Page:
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Sundays in Spain are for Sipping Sangria

First Full Day in Barcelona

sunny 26 °C

We started off the day by joining a free walking tour leaving from Plaza Catalunya @ 10:00 a.m. for the Gothic Quarter (the oldest part of Barcelona). I have taken many of these types of tours all over the world and at the end of the tour, you decide how much it was worth. Keep in mind, if you do not show your appreciation toward the guide with a gratuity, they do not get paid. Our tour last 2 ½ hours and Franco, our guide (originally from Chile), was very energetic and enthusiastic about his city – he made the tour lots of fun! There was an opportunity for a break at a local bar where it seemed very appropriate to get some sangria (only 5 Euros) – and then I was able to put it in a take away cup when the break was over! Who doesn’t love a *traveller*? Haha.

The tour provided a fantastic historical recount of some of the major events in Spanish history - even how the 1992 Summer Olympics were a pivotal factor in the revitalization of this city. There was never a true beach in this city. Prior to the Olympics, they figured they would make a beach. Where would they find that much sand? Egypt. They actually brought in the desert sand - and presto - a beach was born!

Another funny observation I made during the tour about the participants. We were all asked to introduce ourselves and tell everyone where we were from. So here goes….Canada, South Africa, Poland, Germany, Russia, Malaysia, Israel, India…and Detroit. Why??? Americans always do this! It made me laugh.

People have been asking me how safe we are due to the political protests. Police everywhere. I feel very safe. No protests. No bombing. No violence. Does not mean it is not happening – the shenanigans may be happening at night. This morning we noticed a few stores that had broken windows. We have not seen any disturbances and have not been subject to any delays. Guess we are lucky. Earlier last week might have been a different story.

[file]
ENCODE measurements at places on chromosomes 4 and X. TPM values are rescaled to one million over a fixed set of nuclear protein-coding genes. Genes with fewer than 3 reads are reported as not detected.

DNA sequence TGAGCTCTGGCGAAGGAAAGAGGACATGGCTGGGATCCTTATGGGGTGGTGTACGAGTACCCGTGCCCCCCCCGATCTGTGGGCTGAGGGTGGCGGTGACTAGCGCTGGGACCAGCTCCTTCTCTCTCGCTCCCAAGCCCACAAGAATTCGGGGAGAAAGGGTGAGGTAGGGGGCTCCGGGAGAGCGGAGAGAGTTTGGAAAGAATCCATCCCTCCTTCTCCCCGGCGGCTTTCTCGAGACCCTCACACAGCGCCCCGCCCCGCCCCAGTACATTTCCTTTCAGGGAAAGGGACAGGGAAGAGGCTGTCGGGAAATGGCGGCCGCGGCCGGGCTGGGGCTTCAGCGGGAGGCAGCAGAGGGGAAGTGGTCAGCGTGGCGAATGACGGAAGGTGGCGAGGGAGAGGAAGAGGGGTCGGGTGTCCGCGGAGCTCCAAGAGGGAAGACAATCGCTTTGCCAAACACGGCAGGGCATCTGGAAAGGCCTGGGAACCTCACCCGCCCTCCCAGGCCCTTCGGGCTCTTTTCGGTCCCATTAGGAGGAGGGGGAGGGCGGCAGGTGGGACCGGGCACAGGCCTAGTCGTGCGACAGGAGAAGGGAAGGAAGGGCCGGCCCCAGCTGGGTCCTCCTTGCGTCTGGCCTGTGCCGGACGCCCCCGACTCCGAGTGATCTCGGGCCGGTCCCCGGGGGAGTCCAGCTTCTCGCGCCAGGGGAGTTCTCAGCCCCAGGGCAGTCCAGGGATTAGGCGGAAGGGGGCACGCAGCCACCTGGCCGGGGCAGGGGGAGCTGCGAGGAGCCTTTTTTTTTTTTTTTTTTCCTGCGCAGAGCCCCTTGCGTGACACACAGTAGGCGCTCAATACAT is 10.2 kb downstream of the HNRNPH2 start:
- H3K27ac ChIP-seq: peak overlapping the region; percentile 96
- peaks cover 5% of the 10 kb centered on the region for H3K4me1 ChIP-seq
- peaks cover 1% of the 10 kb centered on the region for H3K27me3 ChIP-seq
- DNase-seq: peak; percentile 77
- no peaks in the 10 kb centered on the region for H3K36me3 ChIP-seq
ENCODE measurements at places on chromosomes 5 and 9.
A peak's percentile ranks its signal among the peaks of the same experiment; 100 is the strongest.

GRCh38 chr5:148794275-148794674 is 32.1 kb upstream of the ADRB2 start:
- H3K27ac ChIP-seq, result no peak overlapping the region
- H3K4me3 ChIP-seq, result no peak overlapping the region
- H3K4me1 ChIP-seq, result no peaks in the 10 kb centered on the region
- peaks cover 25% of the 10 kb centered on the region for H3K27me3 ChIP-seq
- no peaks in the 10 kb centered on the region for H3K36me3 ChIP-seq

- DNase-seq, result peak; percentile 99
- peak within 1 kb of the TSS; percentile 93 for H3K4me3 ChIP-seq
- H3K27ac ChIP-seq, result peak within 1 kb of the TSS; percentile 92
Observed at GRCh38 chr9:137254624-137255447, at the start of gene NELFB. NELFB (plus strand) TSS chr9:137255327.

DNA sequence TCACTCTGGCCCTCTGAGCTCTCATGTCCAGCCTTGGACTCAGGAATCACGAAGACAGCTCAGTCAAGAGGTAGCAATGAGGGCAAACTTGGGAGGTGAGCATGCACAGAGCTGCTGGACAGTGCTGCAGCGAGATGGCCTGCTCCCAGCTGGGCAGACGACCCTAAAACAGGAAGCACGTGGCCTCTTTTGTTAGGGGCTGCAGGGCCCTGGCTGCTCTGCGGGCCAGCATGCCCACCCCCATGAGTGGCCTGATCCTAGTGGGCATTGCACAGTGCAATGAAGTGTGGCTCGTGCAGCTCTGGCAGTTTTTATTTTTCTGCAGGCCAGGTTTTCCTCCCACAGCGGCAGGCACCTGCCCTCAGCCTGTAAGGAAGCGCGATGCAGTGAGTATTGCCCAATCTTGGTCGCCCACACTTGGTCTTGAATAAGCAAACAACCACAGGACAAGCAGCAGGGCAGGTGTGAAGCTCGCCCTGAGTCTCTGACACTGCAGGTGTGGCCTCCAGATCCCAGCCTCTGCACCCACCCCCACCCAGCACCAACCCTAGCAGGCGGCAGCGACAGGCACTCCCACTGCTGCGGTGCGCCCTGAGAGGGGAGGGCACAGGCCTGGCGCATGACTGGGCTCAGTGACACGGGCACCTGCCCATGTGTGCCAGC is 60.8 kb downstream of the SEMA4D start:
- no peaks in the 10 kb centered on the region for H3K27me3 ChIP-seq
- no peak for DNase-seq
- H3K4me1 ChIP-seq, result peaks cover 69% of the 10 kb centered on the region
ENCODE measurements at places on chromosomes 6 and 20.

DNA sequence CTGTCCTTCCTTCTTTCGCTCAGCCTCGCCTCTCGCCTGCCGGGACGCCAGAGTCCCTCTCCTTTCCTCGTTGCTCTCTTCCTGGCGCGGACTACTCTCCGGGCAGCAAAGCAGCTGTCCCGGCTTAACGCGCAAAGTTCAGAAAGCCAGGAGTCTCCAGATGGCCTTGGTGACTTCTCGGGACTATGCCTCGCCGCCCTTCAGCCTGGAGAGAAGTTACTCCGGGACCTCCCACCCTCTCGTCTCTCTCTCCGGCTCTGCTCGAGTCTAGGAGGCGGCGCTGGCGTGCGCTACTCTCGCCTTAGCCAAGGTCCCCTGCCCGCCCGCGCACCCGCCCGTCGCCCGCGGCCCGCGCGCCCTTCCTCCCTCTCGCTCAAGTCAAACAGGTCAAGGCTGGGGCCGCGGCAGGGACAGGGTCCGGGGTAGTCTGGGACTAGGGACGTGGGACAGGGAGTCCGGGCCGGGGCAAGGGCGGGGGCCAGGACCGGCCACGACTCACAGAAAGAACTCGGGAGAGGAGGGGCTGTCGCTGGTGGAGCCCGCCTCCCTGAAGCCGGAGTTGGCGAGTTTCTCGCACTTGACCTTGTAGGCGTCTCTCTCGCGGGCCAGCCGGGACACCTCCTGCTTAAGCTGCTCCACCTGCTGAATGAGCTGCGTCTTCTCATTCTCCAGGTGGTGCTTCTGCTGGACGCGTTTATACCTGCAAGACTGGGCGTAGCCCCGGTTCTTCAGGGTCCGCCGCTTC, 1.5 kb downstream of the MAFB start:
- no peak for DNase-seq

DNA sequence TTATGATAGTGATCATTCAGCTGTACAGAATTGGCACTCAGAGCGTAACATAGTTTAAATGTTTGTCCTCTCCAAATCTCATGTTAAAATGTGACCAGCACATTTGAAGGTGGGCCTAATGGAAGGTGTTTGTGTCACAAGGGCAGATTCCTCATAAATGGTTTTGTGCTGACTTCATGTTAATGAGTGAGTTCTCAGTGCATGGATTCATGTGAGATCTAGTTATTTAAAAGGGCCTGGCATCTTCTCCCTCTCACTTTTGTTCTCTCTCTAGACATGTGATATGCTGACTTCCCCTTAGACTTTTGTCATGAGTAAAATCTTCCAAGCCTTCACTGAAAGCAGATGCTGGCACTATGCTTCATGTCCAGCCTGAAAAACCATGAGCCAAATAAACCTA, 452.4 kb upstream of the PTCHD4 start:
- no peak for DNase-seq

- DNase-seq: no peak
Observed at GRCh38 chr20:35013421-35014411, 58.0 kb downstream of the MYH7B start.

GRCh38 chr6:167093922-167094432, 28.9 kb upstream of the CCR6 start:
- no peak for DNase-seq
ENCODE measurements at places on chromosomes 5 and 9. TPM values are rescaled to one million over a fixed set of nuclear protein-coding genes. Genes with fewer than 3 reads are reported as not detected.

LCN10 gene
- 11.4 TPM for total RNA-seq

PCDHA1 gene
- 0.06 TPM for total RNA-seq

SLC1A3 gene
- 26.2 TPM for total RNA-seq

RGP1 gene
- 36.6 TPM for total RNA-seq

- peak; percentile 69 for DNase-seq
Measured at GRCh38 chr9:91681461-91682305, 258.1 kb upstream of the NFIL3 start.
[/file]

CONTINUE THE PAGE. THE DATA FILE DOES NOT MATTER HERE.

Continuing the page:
After our walking tour, we headed to Park Güell via use of the city’s metro network. We purchased a 10-ride ticket for 10 Euros (good deal). Park Güell is a public park system composed of gardens and interesting and unique architectural elements. It was here that architect Antoni Gaudí turned his hand to landscape gardening. It is a strange, enchanting place where his passion for natural forms really took flight and the artificial almost seems more natural than the natural. The city of Barcelona is full of Gaudi designed buildings. The design of the buildings are a little *odd* - may not be for everyone.

We stopped at a quaint little restaurant for lunch – tapas and sangria. I think our sangria count is up to 3…and that does not include the jug we bought yesterday that we have chill’n in the fridge! Haha.

Our day did not stop there. Off to the famous Sagrada Familia – the church they have been building for over 100 years. This is another Gaudi design. It is slated to be completed by 2026 – that is the goal. It was very fancy – to say the least. I even noticed a huge difference from when I was here in 2005. I will have to compare my photos when I get home. Just do not call the church *Sangria* Familia…they do not like that! Haha.

Montjuic Castle was the next stop in today’s fun-filled itinerary. Montjuic Castle is an old military fortress, that stands 173 metres above the port, with roots dating back from 1640. It was perched up on a hill for strategic purposes and we used the funicular and gondola to get there. The funicular was included in our metro journey ticket, but we paid an extra 8 Euros for the one-way ride up. The view was pretty amazing. We arrived to the top just in time for sunset. We lucked out…Sunday admission was FREE.

Back to the apartment. Time to break open that jug of sangria! Buenas noches.

Step count: 23 147

Posted by moorsey88 12:25 Archived in Spain

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My all-time favorite place to spend some quality time with my people.

by travelspassion

Nice write up. I'm heading to Barcelona this year!

by DC Dave

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